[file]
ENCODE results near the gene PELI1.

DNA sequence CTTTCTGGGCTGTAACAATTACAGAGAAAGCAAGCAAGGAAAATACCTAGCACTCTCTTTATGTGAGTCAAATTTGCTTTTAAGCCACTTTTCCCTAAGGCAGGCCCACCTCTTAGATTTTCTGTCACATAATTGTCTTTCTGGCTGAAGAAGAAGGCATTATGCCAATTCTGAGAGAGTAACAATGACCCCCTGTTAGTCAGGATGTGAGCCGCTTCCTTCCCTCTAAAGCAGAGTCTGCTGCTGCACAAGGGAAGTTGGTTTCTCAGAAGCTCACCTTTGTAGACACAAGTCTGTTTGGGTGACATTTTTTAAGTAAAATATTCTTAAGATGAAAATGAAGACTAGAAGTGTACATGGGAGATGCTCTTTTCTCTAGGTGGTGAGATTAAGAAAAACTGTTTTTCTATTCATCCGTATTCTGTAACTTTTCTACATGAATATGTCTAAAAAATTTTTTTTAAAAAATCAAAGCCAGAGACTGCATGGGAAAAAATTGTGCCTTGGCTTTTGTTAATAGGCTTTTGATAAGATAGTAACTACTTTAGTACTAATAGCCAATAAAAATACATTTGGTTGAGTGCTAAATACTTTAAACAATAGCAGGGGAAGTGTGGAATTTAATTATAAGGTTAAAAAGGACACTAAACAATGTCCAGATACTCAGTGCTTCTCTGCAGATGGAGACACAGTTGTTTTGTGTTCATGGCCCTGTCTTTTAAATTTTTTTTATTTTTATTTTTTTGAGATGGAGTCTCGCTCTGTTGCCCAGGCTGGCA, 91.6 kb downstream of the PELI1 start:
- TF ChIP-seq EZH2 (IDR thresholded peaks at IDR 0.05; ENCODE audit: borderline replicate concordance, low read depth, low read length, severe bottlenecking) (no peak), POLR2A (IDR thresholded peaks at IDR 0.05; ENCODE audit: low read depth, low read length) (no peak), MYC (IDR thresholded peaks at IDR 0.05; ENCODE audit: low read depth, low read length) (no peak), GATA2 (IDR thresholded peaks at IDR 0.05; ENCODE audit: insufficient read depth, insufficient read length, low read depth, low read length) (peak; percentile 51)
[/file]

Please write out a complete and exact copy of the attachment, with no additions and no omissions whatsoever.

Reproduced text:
ENCODE results near the gene PELI1.

DNA sequence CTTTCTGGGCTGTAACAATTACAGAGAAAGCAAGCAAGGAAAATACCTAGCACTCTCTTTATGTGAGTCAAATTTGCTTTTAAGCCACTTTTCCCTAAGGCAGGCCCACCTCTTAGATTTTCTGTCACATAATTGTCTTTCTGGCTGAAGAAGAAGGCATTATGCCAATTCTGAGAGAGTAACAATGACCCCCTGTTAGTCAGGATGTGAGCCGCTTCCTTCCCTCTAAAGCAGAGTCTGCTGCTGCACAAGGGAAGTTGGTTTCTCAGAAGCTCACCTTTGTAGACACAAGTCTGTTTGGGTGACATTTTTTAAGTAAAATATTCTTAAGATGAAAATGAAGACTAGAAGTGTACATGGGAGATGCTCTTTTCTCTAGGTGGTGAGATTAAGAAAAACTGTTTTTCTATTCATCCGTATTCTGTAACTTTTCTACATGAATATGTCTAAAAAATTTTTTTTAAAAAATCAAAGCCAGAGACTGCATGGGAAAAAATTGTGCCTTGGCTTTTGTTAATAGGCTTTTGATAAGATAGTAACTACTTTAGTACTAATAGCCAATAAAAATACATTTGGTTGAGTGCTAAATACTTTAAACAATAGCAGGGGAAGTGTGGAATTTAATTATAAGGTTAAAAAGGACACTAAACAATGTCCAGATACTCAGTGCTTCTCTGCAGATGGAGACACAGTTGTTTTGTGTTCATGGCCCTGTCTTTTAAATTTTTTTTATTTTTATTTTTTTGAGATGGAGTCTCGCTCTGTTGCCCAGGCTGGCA, 91.6 kb downstream of the PELI1 start:
- TF ChIP-seq EZH2 (IDR thresholded peaks at IDR 0.05; ENCODE audit: borderline replicate concordance, low read depth, low read length, severe bottlenecking) (no peak), POLR2A (IDR thresholded peaks at IDR 0.05; ENCODE audit: low read depth, low read length) (no peak), MYC (IDR thresholded peaks at IDR 0.05; ENCODE audit: low read depth, low read length) (no peak), GATA2 (IDR thresholded peaks at IDR 0.05; ENCODE audit: insufficient read depth, insufficient read length, low read depth, low read length) (peak; percentile 51)